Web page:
Now, I like to think that maybe I may have had a teensy-weensy little part in what ensued. The context of the discussion at ETS in the early 2000’s was the debate on “open theism." The main question came down to whether two members who held to the view of “open theism" could remain a part of the society. Underneath that matter was a theological issue, namely, whether open theism, according to which God does not know the future, is compatible with biblical inerrancy. One of the difficulties is that one cannot reconcile a God who is less than omniscient with predictive prophecies, those that have already been fulfilled and those that are still outstanding.

During that debate, one of the gentlemen whose membership was in question declared that the idea of biblical inerrancy was so ambiguous or vague that it really could not provide a solid standard against which we could measure the correctness of what he was teaching and writing. His own statement to that effect was followed up by other people chiming in that they, too, were really confused about the meaning of biblical inerrancy. I availed myself of the opportunity of making a speech of no longer than five minutes (though I’m sure I did not even take that long), which I concluded by asking: “If you’re not clear on the meaning of ’inerrancy,’ what in the world are you signing every year?" There was a little bit of giggling and just a smattering of applause, which the president of the society immediately gaveled down. Bill Craig, who was sitting right next to me, grinned as he complimented me on my “little rhetorical flourish," though I'm pretty sure I didn't change his mind on the larger subject.

So, since the meaning of inerrancy had been raised within ETS, it received official action. I’m don't know precisely what the ensuing process was because right about then I stopped attending ETS for various unrelated reasons. I do know this: the society responded to the criticism that the idea of “inerrancy" was too vague, and that it needed to spell out in more rigorous terms exactly what should be entailed by it. And so it did. The society voted that the operative more precise understanding was the Chicago Statement. Thus, theoretically, the alleged ambiguity should have been resolved. (I believe, though, that a number of people who had claimed to be befuddled by the term a few years ago are now complaining that it is too restricted and narrow, and that, consequently, it is legitimate for them to circumvent it.)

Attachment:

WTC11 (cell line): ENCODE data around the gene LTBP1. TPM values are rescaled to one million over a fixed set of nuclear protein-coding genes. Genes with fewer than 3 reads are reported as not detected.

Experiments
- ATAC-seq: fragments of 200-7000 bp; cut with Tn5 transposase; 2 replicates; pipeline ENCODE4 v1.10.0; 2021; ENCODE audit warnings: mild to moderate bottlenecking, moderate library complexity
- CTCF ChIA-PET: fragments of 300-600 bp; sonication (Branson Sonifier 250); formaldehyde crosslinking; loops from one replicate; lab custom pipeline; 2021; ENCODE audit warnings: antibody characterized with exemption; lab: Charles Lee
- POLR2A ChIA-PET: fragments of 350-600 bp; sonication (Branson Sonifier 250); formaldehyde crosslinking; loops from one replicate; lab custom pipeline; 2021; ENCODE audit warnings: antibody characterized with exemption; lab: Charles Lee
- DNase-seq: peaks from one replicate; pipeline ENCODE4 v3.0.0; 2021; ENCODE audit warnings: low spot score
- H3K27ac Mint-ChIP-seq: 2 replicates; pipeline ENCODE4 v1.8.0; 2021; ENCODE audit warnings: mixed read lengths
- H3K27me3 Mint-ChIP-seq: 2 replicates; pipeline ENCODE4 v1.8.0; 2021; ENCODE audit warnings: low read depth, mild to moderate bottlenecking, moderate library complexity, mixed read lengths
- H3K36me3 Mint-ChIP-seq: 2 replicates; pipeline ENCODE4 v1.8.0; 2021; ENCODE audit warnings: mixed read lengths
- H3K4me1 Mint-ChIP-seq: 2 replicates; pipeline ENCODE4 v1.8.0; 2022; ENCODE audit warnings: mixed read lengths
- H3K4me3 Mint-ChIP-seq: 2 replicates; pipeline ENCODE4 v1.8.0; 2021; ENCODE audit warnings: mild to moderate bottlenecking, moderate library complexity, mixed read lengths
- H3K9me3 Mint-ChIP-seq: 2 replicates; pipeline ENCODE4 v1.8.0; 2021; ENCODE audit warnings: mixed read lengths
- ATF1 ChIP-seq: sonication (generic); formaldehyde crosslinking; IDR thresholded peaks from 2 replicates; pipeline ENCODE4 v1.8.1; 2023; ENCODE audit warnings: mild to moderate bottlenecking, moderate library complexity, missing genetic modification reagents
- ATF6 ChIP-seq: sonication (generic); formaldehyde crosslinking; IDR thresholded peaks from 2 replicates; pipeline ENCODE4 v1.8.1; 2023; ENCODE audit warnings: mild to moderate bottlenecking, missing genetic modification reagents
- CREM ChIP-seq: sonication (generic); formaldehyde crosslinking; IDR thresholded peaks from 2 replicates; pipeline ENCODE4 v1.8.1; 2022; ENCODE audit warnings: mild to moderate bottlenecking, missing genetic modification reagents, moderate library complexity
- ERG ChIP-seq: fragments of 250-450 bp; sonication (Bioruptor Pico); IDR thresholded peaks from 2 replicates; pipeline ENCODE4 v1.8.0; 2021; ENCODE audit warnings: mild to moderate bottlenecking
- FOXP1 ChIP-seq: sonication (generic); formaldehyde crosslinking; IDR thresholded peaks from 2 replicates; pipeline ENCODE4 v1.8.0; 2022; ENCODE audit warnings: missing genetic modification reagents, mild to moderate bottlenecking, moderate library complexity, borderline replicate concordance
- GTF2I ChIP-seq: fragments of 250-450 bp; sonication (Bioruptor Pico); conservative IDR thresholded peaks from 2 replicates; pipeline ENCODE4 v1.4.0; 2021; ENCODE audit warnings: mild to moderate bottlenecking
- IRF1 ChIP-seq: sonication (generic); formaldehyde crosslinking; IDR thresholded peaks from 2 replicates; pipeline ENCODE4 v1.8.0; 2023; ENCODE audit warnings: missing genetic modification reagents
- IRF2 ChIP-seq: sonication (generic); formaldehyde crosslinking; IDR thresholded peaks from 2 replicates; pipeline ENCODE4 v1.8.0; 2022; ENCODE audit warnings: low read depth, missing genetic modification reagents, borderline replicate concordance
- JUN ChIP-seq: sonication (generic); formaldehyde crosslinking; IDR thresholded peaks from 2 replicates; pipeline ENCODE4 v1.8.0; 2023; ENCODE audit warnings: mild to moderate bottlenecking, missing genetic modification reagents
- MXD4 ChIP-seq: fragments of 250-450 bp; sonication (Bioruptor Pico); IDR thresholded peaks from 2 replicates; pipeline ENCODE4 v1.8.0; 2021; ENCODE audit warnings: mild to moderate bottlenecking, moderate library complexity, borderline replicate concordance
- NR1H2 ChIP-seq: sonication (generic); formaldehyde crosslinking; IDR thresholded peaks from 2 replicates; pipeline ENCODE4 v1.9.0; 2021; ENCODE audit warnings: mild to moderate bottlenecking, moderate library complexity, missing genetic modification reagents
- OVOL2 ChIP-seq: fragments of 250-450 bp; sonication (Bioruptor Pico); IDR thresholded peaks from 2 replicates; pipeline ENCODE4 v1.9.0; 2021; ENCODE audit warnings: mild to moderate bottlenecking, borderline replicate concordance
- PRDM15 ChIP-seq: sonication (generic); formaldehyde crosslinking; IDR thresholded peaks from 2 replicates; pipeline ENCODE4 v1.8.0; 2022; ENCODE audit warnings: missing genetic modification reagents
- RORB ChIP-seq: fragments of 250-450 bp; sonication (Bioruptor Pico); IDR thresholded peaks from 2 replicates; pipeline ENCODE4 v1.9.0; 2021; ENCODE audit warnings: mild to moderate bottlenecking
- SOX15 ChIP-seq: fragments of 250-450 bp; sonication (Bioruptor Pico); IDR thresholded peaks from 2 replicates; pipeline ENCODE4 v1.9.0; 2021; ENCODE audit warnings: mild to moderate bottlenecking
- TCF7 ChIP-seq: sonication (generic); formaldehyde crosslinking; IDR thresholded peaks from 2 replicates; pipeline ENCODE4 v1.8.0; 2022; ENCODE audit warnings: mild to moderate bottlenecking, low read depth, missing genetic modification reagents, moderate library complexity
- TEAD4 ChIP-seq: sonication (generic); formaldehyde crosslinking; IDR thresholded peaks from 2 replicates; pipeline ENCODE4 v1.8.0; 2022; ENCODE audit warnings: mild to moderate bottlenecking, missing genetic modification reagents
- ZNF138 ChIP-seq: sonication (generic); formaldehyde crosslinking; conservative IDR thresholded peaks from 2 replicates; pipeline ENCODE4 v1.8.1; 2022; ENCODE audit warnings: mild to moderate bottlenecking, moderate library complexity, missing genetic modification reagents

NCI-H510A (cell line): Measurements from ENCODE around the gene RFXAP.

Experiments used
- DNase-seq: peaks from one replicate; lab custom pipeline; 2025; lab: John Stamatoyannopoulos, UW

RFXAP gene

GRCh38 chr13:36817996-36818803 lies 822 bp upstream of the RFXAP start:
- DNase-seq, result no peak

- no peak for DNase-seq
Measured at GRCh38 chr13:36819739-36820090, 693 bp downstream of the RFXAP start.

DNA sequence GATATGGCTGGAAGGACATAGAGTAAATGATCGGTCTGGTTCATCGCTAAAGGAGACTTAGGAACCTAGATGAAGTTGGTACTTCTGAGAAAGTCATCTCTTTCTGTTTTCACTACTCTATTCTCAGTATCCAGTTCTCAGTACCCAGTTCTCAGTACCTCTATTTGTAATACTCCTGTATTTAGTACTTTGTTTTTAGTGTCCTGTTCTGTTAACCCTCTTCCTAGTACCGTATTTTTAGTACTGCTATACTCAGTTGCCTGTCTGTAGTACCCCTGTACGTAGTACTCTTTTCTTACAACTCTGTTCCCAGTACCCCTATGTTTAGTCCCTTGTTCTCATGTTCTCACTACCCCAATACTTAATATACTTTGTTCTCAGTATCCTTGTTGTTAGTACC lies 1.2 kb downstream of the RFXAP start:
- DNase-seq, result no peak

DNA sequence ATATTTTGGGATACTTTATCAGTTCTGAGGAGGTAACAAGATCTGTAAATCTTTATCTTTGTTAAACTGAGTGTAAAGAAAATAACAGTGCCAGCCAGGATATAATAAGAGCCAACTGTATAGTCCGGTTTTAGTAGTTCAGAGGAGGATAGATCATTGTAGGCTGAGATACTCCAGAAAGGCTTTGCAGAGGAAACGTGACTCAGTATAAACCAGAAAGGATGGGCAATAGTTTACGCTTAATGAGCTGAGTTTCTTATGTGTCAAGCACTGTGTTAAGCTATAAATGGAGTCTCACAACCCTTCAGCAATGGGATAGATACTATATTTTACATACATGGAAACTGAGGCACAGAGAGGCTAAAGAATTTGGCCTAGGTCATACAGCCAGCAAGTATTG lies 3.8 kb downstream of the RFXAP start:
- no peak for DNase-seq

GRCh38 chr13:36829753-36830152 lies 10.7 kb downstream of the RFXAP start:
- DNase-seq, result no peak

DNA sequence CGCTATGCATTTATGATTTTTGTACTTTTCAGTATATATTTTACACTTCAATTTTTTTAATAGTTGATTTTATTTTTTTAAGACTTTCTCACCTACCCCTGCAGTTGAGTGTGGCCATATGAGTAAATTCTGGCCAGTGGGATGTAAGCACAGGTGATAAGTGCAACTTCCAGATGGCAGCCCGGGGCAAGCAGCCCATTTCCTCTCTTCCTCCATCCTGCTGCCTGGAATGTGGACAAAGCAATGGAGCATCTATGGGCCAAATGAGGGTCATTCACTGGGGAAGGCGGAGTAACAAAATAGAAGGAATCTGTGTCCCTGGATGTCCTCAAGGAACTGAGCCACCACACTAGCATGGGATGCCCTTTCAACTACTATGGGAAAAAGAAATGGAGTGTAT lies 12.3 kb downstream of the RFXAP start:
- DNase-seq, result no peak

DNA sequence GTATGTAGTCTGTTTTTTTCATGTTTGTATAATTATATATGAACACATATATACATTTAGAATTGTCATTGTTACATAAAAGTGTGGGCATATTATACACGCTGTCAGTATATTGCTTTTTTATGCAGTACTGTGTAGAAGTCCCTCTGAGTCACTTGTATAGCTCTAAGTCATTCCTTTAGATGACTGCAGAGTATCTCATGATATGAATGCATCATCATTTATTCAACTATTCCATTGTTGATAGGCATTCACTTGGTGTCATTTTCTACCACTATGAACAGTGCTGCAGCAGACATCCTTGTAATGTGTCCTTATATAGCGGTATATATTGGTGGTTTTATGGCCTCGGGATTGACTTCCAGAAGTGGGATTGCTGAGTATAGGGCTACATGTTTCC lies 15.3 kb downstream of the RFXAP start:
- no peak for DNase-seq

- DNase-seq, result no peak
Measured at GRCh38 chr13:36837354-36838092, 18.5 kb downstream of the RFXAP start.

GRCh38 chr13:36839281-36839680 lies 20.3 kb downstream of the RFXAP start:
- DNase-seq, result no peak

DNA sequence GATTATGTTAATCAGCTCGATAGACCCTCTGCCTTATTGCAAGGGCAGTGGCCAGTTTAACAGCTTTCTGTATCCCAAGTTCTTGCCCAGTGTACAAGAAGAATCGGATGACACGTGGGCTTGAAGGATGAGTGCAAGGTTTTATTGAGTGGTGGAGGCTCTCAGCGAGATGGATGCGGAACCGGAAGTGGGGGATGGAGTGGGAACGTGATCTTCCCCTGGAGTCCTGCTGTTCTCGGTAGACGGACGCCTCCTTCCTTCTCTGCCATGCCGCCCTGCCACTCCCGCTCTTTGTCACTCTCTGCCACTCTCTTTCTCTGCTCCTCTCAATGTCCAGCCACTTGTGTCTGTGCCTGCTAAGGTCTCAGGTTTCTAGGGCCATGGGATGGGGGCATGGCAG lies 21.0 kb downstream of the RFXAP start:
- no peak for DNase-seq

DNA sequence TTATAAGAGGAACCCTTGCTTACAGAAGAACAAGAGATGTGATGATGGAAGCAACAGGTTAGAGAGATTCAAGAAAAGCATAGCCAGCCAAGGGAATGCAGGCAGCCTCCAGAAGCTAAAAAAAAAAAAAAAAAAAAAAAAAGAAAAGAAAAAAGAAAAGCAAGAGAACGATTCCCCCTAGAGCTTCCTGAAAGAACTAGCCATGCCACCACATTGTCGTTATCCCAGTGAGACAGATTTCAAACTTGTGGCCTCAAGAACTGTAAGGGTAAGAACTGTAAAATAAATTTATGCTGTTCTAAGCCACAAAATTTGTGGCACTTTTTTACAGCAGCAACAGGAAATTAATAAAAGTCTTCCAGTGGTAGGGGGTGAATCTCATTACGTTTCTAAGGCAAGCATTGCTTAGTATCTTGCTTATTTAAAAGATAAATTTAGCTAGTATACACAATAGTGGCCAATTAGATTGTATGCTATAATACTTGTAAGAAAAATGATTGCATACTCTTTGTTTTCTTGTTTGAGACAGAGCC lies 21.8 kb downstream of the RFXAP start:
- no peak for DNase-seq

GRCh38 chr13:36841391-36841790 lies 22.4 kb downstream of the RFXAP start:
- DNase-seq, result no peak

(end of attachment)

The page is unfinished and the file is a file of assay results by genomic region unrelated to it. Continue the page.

Nobody (to my knowledge) is making any claim that the Chicago Statement has been divinely revealed, that it is inspired, that it bears intrinsic authority, or anything else that one may associate with creedal statements in some churches. Nevertheless, it did become the official reference point for the Evangelical Theological Society, who as I said, is not a church nor claims to be an arbiter over the Church. Now, I must add, lest I create a wrong impression, that I don’t think that the Chicago Statement was totally arbitrary or just an opinion, or that anybody else’s formulation would be just as good as that one. Just as with the Nicaean and Chalcedonian creeds did with their topics (though on a different scale), I think that it expressed the meaning of biblical inerrancy in a very solid and rigorous way, one which can easily withstand the opposition to inerrancy by self-appointed judges who believe that it is wrong for a group to establish membership criteria that excludes them.

Now, most of the foregoing was, as I said, yet another stack. So, let’s pop back to where we’re supposed to be and remember that our main issue here is neither the question of inerrancy per se nor the question of any one particular person’s stand on the issue of biblical authority. My point is the nature of the Chicago Statement, and how it is useable for the church in general. It is an affirmation that anyone who takes the inspiration of the Bible seriously should take into account. After all, if you don’t believe in the full truth of the Bible, on which our doctrines are supposed to be based, how can you justify your particular doctrines — unless you resort once again to tradition and a magisterium? As to the societies that have adopted the Chicago Statement as a part of their statement of faith, they have not added another authoritative creed alongside the Bible, but have committed themselves to an interpretation that suits their identity. For Protestants, creeds are only as authoritative as we allow them to be, and the same thing applies to the Chicago Statement.

Thus, there is absolutely no inconsistency, let alone contradiction, in a Christian organization such as ISCA (International Society of Apoogetics) making reference to the creeds in clarifying its doctrinal basis. It is not thereby violating its avowed beliefs concerning the value of external traditions and authorities.